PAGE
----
“Regular” and “Honors” classes have been separated since we were in middle school. For some of us, it began even earlier than that. The classes we were sorted into held huge weight in measuring our self-esteem for some; for others, it made no difference. The tracking and separating of students has always been controversial, and probably always will be.
It is expected that curriculum and rigor will vary greatly between honors and regular classes. That is what the division is designed for. However, the difference in expectations between students of the two classes goes beyond academic achievement, and that is where the distinction gets dangerous.
Teachers often set lower standards for the character of students in their regular classes. This not only demeans students by associating scholastic performance with personal qualities, but sets up students for an unbreakable cycle of low-achievement.
In some regular classes, walk in and you might find a resigned teacher sitting at the front of the room, the class absorbed in side conversations. This doesn’t speak to a trend in non-honors students; it speaks to the consequences of teachers who expect little from their classes.
One teacher, notorious for confiscating cell phones in their honors classes, has been known to “let it slide” in regular classes. There may be other motives behind this drastic behavioral shift, but one can assume that it involves the notion that students in regular classes have little to contribute anyway.
These low standards are set for kids in “regular” classes as soon as we enter sixth grade. Expectations are never raised, so those students never have a chance to excel. That’s how students get stuck on one path, never able to move up.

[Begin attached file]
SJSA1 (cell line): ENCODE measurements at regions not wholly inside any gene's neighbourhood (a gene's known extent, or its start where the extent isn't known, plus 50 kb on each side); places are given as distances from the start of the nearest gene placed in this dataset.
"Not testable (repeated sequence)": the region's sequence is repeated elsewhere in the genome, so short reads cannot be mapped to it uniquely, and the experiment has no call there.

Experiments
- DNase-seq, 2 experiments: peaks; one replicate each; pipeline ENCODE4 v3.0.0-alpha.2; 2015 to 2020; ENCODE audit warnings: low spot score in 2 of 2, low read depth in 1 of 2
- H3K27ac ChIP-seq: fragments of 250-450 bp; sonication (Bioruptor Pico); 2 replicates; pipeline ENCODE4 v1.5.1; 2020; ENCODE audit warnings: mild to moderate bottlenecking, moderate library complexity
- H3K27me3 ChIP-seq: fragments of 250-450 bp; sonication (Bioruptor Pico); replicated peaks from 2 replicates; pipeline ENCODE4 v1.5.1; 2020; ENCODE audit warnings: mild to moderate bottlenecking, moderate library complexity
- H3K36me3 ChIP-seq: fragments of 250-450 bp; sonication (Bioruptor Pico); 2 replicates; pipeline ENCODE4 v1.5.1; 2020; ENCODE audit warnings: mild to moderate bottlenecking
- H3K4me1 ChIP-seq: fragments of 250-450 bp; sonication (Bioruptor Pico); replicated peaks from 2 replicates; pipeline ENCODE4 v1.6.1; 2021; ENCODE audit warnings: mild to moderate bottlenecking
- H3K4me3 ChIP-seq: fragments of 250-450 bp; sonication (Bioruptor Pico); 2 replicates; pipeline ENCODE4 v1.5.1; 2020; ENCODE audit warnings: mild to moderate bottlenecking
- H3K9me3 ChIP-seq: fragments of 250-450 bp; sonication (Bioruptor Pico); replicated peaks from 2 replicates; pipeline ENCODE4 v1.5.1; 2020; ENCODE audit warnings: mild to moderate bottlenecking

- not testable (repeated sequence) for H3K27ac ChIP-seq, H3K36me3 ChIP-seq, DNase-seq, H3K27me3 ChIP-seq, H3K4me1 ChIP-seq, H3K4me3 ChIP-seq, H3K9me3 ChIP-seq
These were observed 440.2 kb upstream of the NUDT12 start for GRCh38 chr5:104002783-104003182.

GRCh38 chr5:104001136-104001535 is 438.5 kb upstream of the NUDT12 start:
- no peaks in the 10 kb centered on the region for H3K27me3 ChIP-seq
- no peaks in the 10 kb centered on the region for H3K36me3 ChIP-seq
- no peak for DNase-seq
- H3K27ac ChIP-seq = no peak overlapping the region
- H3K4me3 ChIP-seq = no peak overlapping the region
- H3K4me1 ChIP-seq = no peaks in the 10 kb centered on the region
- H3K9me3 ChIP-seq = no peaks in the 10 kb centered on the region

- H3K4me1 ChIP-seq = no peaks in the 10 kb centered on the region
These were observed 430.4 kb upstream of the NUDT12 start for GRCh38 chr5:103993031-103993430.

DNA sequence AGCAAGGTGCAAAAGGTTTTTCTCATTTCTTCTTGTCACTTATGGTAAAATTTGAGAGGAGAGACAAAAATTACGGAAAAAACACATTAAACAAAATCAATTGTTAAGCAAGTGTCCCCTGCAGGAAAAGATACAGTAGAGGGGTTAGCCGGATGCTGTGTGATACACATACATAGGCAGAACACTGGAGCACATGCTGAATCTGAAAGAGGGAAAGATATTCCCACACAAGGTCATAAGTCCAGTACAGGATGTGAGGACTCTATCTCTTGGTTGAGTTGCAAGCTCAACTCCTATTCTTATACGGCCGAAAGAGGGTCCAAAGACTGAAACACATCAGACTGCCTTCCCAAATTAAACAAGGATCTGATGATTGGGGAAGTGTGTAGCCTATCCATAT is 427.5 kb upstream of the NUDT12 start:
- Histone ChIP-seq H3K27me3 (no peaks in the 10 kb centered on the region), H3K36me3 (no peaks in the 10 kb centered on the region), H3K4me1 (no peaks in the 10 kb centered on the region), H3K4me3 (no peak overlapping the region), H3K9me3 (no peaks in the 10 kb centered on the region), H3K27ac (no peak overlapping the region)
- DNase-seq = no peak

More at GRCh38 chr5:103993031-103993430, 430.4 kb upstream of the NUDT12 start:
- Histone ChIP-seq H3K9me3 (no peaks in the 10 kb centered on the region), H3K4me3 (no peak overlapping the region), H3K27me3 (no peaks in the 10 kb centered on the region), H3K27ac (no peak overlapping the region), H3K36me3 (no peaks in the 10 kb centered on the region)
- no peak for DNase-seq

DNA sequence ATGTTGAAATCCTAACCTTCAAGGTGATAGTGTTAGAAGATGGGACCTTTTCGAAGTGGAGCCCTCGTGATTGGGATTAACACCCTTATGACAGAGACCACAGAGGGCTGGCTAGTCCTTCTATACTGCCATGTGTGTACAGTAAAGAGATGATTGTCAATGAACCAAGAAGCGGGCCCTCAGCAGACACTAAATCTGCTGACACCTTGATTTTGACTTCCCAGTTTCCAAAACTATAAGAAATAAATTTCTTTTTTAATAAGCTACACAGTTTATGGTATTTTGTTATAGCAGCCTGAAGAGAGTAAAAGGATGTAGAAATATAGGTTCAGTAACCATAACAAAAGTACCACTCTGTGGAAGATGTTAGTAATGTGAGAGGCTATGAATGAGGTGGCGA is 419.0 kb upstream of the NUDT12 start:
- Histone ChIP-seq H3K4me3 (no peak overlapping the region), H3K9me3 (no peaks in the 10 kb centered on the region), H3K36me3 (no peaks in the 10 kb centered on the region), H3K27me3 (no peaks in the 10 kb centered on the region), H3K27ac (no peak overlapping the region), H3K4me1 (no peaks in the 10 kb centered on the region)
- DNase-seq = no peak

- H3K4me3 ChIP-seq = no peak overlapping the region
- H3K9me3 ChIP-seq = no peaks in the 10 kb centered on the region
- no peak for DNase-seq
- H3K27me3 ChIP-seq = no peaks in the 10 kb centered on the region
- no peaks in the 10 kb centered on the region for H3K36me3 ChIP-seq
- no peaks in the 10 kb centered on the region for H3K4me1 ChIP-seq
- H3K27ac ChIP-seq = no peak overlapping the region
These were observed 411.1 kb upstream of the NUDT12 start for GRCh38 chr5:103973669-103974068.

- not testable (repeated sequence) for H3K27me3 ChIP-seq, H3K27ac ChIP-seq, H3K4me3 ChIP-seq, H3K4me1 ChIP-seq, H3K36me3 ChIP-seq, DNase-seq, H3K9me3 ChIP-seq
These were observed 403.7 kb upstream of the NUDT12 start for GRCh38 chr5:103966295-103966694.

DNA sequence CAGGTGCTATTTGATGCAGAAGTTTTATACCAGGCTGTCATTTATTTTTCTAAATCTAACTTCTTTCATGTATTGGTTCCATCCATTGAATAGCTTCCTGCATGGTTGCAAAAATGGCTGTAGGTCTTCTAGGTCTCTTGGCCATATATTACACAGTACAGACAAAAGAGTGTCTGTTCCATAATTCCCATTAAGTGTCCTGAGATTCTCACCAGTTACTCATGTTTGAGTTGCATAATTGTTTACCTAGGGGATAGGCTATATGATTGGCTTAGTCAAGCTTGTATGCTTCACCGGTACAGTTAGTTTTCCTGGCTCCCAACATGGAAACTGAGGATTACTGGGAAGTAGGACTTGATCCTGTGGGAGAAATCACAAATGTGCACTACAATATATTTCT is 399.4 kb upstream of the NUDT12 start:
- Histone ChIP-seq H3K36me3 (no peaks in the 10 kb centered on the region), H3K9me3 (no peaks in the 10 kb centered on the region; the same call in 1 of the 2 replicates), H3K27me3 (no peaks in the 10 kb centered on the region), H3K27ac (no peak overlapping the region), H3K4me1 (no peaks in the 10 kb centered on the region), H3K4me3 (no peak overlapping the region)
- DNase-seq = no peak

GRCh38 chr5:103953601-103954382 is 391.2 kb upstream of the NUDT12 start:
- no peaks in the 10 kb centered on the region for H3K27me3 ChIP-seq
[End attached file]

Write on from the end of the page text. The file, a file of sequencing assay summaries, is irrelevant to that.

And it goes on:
What makes this worse is that in general, more qualified teachers are assigned to honors classes. Most students who have experience in both honors and regular classes will agree that there are several teachers of lower-level classes who seem to be clueless when it comes to leading a class. This is counterintuitive; regular classes are the ones that need skilled and experienced teachers to head them. When low expectations are mixed with inexperienced teachers, it’s a recipe for kids to fall short.
We set students up for failure when we tell them that they’re destined to do poorly––not just academically, but socially and emotionally. If the bar is never raised, students will never excel. That’s a pattern that those students will find themselves repeating, not just in middle school, not just in high school, but for the rest of their lives. The potential is there for success; but if no one tells you that, how will you know to look for it?